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Saudi women can drive. But will they be allowed to take the wheel?

“It’s past midnight the day after the ban is lifted and I’ve found myself involved in a high-speed car chase. The lead car is ours, an Uber, driven by a man taking me and my friend Sarah home from dinner. In pursuit, and now coming up on our right, are two men whose idea of romance apparently includes some light stalking. ‘What’s your number?’ the young men shout in English from their car windows as we hurdle down the highway. ‘Why don’t you want to hang out with us?’”elle

South Korean women are fighting to take off their ‘corsets’

“Getting a short haircut and forsaking makeup and bras is radical in a nation like South Korea. Like other East Asian countries, South Korea is still heavily influenced by Confucian ideals, which explicitly qualify men as superior, and command women to be obedient to their fathers and brothers when young, then to their husbands, and later to their male children. Though women no longer exist for the sole purpose of bearing a male heir, they are still expected to be passive, soft-spoken, and utterly feminine.”  the establishment

Ghost tigers: climate change and the escalation of extinction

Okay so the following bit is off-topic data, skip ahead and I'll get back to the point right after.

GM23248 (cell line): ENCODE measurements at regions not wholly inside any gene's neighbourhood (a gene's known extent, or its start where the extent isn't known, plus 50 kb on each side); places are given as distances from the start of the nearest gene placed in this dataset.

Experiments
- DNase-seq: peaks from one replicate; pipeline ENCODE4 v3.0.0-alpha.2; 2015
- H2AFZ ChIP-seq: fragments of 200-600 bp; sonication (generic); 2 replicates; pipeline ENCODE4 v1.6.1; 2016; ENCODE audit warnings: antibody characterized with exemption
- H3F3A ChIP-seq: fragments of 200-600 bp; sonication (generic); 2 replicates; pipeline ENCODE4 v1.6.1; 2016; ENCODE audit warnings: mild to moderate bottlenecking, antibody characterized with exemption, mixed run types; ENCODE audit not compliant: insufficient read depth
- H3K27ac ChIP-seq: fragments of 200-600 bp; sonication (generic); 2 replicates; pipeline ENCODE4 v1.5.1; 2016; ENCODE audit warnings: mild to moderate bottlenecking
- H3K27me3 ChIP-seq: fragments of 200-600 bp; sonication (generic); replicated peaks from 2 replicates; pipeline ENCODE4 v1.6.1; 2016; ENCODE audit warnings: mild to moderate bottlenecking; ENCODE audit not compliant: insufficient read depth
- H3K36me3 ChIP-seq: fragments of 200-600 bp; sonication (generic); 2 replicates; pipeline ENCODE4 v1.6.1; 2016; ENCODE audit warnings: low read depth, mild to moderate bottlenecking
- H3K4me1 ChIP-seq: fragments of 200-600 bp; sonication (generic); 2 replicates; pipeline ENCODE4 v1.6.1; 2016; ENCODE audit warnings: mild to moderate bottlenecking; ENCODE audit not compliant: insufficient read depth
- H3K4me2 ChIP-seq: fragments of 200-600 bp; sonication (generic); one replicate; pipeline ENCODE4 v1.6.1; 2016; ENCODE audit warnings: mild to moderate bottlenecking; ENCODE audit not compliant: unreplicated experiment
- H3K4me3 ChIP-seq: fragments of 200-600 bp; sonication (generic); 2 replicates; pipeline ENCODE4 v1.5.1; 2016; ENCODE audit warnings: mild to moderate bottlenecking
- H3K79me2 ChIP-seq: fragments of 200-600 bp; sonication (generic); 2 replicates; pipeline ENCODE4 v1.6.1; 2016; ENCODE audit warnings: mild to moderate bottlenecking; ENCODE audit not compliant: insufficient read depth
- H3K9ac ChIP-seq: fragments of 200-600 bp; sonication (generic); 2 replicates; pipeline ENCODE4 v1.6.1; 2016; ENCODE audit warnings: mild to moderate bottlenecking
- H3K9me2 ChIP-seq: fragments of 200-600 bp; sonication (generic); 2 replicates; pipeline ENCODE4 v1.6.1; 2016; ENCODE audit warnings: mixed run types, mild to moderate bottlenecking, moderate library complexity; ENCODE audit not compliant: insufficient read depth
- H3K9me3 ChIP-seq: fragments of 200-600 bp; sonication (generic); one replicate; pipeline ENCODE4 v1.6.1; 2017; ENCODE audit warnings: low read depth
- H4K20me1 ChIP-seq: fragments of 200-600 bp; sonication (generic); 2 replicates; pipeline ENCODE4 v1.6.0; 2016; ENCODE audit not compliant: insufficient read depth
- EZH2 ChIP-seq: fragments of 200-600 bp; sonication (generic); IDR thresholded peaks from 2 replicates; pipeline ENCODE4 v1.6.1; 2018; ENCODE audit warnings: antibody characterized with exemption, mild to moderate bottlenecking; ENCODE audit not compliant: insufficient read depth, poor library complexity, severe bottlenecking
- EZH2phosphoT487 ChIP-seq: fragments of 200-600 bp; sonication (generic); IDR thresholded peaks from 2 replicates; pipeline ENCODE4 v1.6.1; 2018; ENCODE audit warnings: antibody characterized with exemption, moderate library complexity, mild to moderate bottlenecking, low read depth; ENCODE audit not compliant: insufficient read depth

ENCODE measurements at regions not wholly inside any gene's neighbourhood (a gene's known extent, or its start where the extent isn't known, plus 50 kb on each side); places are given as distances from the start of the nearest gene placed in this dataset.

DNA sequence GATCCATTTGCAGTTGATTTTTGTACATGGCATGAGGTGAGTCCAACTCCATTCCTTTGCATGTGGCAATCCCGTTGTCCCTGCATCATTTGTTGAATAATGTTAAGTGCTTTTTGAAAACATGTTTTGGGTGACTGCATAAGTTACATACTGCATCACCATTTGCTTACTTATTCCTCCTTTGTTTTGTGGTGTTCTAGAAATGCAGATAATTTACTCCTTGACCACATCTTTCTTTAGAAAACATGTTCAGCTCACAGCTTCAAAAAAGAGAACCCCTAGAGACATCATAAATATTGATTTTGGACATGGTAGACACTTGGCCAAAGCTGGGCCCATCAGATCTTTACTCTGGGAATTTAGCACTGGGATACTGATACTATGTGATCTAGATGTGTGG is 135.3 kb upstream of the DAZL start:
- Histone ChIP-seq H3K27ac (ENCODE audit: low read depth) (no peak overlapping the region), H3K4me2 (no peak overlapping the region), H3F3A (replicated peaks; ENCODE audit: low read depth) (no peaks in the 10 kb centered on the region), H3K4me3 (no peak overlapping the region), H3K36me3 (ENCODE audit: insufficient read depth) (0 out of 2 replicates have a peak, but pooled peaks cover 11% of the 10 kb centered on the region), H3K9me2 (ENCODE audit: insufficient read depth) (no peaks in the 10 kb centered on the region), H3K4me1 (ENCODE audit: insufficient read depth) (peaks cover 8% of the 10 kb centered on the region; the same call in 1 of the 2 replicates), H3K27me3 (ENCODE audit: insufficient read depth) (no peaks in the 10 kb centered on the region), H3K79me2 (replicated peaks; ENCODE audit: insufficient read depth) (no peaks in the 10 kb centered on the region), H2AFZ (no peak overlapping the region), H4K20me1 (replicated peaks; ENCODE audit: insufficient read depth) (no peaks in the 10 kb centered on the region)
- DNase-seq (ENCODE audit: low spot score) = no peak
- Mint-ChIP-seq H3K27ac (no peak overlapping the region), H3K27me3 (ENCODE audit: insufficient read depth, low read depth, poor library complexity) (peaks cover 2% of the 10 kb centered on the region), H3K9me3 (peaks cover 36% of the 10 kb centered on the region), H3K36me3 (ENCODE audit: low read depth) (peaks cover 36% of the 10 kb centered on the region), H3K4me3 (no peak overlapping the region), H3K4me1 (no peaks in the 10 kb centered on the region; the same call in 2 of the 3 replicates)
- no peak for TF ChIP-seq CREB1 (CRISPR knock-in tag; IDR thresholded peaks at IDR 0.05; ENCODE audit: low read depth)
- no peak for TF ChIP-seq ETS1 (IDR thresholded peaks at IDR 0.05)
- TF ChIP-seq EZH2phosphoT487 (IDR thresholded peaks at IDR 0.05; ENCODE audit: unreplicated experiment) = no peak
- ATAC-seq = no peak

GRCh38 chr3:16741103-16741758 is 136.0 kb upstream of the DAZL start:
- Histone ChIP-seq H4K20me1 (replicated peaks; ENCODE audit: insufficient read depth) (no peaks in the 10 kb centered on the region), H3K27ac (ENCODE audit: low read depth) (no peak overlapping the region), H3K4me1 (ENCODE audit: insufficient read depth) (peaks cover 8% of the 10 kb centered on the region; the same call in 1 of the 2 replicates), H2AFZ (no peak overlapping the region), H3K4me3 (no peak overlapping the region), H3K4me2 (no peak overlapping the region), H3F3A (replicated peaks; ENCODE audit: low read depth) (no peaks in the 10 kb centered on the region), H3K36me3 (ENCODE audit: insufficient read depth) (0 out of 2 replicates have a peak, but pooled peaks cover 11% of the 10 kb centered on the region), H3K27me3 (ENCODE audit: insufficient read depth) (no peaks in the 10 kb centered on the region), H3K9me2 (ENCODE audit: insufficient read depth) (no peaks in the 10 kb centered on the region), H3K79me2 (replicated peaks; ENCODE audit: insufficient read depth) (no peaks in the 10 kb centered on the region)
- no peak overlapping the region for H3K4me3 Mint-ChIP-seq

“Absence is perhaps the most common condition of the Anthropocene, this epoch in which humans have irrevocably altered the face and future of the planet. In urban and undeveloped environments alike, we are haunted by a spectral presence of vanished nature: those organisms that, because of us and despite us, aren’t coming back.” guernica



Where does Pauline Hanson get off pointing fingers at other people for saying racist things?

“Pauline Hanson has condemned Fraser Anning’s ‘appalling’ first speech under the Katter’s Australian Party banner, likening the former One Nation member’s words to Nazi propaganda ... Senator Hanson said the words during the speech were straight from Nazi propaganda chief Joseph Goebbels’ handbook.”  sbs


Fraser Anning wouldn’t even be in parliament if it weren’t for her.

“Today Senator Pauline Hanson will introduce her Plebiscite (Future Migration level) Bill 2018 to the Senate. The Bill proposes to give voters a say on whether Australia’s immigration levels are too high by casting a vote at the next general election. ‘For years the people of Australia have had immigration and population levels dictated to them by governments that refused to listen to the will of the people,’ Senator Hanson said.”  senator pauline hanson


and finally:

The website for Vermont’s 14-year-old gubernatorial candidate has convinced me he’s fit for the job

“Ethan Sonneborn is running for governor of Vermont. He’s also 14 years old. This is perfectly legal, which he explains on his very adorable and surprisingly professional website. All that’s required for someone to run for governor in Vermont is that they have lived in the state for a minimum of four years. For the skeptics, a link to the Vermont constitution is also provided on Sonneborn’s website.”  mashable